Friday, July 20, 2012

Filing Your New Jersey Construction Lien

Filing in NJ: What You Need To Know



New Jersey lien laws differ greatly between residential and commercial projects.  It is important to know the difference in order to secure your lien rights properly.

Luckily, in New Jersey you are not required to serve a prelien to secure your rights.  If you have a job that you are not getting paid for, you only need to worry about the time limit for filing the lien rather than preliminary requirements.


Commercial Liens: These must be filed within 90 days from the last date of work on a project.  Any punch list work done on site will extend this time.  The clerks in New Jersey are generally very strict with rejecting late lien documents, so make sure you file on time!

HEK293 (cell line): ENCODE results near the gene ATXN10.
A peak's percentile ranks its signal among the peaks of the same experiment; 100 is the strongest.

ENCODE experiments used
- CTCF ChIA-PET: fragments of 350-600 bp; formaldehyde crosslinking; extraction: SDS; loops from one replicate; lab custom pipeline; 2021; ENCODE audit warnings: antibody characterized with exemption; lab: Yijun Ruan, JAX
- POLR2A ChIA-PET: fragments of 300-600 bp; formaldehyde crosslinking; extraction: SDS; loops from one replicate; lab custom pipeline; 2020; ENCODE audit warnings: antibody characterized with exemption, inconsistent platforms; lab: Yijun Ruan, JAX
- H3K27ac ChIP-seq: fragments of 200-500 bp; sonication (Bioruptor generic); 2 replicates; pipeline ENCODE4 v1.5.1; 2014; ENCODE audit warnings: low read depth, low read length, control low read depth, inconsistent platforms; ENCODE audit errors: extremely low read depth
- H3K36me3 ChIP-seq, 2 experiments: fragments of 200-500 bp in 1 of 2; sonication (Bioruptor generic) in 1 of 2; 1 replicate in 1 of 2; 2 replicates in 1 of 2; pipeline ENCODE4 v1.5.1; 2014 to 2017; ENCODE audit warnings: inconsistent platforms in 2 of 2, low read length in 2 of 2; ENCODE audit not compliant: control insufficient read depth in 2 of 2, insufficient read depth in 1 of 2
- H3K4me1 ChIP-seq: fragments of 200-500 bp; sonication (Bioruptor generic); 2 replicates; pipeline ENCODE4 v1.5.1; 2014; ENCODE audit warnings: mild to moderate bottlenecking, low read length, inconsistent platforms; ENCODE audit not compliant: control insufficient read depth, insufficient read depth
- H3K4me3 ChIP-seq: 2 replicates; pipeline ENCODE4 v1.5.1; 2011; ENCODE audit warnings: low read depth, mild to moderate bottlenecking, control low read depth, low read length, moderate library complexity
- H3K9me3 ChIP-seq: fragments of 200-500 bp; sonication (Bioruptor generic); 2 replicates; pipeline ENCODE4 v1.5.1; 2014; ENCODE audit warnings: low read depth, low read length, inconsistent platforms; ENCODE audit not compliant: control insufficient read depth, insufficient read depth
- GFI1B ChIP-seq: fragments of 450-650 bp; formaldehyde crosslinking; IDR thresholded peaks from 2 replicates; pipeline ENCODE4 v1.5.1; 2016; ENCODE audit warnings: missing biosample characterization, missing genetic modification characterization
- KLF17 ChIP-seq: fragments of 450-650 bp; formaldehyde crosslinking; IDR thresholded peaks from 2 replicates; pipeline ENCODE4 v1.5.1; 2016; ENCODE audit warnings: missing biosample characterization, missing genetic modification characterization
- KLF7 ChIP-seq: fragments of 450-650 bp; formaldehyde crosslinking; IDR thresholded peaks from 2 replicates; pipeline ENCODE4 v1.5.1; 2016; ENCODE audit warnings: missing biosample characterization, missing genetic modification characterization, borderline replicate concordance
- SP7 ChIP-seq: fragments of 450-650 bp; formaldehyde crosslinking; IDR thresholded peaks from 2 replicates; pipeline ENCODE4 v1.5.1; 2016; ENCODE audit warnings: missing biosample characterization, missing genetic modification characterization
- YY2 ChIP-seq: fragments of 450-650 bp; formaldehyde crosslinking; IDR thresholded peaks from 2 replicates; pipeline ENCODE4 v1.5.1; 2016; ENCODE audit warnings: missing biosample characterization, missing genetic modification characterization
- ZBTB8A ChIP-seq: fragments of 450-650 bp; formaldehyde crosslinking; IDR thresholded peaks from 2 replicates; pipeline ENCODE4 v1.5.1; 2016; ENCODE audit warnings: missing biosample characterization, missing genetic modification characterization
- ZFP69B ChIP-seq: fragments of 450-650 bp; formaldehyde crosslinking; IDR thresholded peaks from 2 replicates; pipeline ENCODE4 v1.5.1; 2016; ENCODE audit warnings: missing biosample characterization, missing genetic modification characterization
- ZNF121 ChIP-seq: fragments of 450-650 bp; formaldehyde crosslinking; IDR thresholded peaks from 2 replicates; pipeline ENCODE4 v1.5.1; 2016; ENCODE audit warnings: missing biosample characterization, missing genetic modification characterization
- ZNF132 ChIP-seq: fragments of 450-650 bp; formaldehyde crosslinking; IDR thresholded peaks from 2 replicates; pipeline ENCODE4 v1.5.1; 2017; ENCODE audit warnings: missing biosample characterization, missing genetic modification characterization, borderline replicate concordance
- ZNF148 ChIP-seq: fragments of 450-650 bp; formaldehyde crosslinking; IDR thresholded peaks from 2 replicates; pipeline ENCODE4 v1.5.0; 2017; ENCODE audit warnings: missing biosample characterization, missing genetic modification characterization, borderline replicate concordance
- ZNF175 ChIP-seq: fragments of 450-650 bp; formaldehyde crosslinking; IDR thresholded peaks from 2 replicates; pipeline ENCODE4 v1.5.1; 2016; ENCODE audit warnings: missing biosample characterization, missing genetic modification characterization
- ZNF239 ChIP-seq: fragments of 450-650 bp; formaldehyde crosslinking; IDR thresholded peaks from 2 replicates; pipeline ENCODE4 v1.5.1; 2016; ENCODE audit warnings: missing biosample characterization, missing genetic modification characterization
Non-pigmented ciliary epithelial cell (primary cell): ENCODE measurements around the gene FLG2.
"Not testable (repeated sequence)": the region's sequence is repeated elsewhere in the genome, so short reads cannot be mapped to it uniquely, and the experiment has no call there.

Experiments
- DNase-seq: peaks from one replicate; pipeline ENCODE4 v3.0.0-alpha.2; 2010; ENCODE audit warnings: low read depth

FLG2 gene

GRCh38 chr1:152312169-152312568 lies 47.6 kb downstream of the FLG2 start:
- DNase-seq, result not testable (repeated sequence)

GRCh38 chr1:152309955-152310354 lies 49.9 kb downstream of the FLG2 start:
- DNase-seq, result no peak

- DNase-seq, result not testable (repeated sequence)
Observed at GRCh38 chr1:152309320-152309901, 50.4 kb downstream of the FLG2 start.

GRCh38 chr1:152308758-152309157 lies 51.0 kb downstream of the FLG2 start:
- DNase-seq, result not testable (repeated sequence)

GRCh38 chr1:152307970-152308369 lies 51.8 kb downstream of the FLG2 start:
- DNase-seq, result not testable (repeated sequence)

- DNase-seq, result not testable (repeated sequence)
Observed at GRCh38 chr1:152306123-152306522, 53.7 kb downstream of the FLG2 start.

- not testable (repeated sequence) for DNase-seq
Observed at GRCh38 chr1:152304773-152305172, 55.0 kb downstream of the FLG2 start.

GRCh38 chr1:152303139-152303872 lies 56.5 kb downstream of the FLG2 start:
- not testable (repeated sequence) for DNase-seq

Residential Liens: The filing of a residential lien is a process with multiple steps. The entire process must be completed within 120 days.  


1.  Within 60 days of the last furnishing of labor or materials, a lien claimant must file a Notice of Unpaid Balance with the county clerk.  This document is similar in format to a lien, and the filed copy must be sent to the AAA.
along with a demand for arbitration. 


2. The NUB and Demand for Arbitration must be sent to the AAA.  This arbitration has nothing to do with the litigation or resolution of the lien claimant's underlying claim. It is solely for the purpose of determining whether the lien claimant has the right to file a lien claim.  The AAA will send confirmation of your lien claim amount back to us within 30 days. 


3.  At the conclusion of the arbitration, the lien claimant may file a Construction Lien Claim for the sum of money determined by the arbitrator.


As you can see, this process takes time.  It is best to begin the process as early as possible to avoid late filing. 


Public Liens: These are also known as municipal mechanics' liens.  They must be filed within 60 days of when the entire project is completed and accepted by resolution of the public agency. This differs from commercial and residential liens, which have time requirements starting when the work of the claimant, not the project, is completed.

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